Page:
THE local conference of the St Vincent de Paul Society has been doing extraordinary work within our community for many decades past. This year the society faces many new challenges as Covid 19 restrictions impact on the commercial life of the town and as a consequence on the ability of the St Vincent de Paul members to meet the pressing urgent needs of local families in distress.
The society’s annual Church collection, normally scheduled for the first week of December, will be restricted because of Covid 19. This was always one of the society’s main sources of funds and the expected reduction in donations will be felt in and throughout many local families in need. That is unless the church collection can be supplemented by some other means of collecting badly needed funds.
Athy Lions Club, headed up by its president Brian Dooley, has agreed to help the St. Vincent de Paul Society by supplementing its Christmas food appeal with a separate cash donation appeal. This year the food appeal takes place on Thursday 3, Friday 4 and Saturday December. Unfortunately due to Covid 19 concerns Lions members will not be manning the doors of the local supermarkets as they have done for many years past. Instead, collection bins will be placed at the exit doors of the supermarkets ready to receive donations of non-perishable food items. When the Lions Christmas Food Appeal was first organised the call went out for people to donate food items. This was changed a few years ago to cash donations, but this year the Lions Appeal will revert to seeking donations of non-perishable food items. The collection bins will not be manned but arrangements will be made to collect the donated food items periodically each day.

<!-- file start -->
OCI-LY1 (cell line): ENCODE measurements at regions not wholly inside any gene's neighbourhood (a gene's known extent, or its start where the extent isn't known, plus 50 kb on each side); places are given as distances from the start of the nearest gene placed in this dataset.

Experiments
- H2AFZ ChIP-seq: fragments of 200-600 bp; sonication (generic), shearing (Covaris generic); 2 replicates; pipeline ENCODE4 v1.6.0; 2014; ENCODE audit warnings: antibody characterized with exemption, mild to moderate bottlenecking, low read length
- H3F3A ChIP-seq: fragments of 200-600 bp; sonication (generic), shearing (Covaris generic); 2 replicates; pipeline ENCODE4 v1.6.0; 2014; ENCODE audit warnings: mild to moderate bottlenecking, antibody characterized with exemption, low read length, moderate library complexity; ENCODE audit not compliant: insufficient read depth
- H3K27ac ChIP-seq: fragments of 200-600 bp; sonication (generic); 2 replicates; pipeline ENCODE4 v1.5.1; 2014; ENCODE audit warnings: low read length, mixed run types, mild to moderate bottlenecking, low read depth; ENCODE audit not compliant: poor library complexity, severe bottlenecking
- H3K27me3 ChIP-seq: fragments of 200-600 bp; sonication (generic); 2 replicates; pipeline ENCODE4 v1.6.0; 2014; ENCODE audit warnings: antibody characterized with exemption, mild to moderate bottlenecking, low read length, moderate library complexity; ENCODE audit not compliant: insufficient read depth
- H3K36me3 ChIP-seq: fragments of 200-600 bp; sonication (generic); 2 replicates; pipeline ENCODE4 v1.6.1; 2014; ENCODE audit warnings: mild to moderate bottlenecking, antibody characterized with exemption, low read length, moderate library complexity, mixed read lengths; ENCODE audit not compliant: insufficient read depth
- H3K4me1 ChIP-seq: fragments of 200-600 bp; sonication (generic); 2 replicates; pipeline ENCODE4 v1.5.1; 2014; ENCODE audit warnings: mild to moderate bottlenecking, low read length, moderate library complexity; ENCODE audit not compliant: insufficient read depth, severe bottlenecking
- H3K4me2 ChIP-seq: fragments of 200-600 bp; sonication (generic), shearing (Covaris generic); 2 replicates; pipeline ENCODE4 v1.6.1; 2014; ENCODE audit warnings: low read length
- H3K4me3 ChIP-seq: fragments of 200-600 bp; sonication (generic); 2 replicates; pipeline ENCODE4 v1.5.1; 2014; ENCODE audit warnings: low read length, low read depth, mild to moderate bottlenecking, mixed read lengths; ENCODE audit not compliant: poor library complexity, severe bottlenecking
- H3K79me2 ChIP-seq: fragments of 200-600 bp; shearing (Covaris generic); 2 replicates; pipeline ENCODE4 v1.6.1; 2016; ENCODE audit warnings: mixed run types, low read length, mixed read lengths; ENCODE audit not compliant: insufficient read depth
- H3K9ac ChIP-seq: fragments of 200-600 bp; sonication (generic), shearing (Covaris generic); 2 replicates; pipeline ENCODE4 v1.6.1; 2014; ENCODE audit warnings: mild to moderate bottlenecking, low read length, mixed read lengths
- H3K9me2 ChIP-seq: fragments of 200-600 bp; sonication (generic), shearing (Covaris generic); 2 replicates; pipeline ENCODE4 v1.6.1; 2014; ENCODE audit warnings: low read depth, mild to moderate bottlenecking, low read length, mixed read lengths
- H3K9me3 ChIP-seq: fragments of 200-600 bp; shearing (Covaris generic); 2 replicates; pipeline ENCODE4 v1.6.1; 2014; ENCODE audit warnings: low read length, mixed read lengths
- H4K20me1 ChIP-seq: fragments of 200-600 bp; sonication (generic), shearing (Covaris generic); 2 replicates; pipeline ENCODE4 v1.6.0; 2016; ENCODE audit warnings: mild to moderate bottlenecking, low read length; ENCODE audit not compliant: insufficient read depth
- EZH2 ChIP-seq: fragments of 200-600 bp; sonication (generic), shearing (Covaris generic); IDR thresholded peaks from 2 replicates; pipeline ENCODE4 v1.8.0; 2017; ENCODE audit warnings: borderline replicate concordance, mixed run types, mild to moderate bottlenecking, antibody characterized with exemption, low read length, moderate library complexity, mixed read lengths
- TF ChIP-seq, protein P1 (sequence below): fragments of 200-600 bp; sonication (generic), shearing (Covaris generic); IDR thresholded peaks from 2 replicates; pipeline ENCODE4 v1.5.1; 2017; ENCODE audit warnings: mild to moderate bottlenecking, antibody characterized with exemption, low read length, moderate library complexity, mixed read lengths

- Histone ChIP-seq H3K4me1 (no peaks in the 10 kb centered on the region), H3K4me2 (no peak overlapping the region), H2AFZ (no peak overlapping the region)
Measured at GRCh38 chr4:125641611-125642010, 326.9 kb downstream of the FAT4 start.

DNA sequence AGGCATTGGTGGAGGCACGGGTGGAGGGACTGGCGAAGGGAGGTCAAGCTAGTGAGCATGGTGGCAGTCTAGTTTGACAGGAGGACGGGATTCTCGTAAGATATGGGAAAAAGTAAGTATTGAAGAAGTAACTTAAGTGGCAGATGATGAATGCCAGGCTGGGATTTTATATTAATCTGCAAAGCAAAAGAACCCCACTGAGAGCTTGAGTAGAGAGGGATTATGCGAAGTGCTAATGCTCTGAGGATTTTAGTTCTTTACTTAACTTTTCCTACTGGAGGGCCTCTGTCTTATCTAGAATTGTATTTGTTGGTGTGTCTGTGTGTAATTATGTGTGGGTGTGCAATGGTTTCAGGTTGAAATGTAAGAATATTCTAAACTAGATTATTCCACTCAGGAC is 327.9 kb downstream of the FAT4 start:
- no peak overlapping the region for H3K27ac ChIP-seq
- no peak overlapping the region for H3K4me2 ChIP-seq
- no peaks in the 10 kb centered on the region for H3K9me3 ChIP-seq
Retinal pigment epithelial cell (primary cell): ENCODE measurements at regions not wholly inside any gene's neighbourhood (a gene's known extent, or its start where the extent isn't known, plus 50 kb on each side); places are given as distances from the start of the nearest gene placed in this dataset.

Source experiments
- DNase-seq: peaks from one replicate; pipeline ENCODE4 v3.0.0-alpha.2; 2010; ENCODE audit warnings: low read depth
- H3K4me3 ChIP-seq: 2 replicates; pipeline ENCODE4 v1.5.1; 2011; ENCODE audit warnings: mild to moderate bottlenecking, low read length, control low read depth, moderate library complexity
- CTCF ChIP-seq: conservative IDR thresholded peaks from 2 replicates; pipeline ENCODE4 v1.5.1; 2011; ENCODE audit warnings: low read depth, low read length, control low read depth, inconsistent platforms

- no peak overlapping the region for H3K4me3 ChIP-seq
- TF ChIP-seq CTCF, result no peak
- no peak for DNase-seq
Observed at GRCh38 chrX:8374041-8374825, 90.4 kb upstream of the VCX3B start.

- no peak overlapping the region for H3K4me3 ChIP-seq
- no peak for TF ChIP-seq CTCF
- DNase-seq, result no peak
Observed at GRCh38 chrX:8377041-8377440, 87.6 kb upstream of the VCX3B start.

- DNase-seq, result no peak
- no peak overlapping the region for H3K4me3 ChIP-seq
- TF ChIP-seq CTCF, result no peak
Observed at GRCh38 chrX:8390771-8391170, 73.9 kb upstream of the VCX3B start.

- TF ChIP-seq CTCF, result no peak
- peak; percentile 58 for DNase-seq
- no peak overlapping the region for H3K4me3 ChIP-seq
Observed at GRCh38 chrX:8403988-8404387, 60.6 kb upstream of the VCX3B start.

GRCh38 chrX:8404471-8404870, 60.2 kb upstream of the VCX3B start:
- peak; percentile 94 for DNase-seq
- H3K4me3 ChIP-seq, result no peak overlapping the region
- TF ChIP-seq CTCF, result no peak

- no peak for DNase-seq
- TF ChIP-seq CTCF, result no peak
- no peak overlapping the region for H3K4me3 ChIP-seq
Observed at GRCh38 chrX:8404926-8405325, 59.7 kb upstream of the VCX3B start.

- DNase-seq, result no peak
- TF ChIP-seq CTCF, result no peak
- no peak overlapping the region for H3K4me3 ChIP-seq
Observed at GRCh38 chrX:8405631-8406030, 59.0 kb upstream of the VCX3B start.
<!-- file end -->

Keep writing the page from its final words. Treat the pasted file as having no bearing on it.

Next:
In addition to the Christmas Food Appeal the Lions Club members will also operate a cash donation point in Emily Square during the three days of the food appeal. This will allow people not shopping in the local supermarkets to make a cash donation to assist the local St Vincent de Paul Society. This Emily Square collection will complement the annual church collection and hopefully between the Christmas Food Appeal collection, the restricted church collection, and the town centre cash collection the loss of revenue for the St Vincent de Paul Society will be kept to a minimum. The Emily Square cash donation point will be manned each day between 10.30am and 4pm by Lions Club members suitably masked and distanced.
The local St Vincent de Paul conference is the oldest association in Athy with a history stretching back even long before the oldest clubs in the town, the Gaelic Football Club or the Rugby Club, were founded. Over the years the society’s members have helped thousands of families in need during times of war and times of economic depression. Now during the current pandemic the society members will be extending help to local families in much the same way St Vincent de Paul members did over 100 years ago when the Spanish Flu came to Ireland and Athy.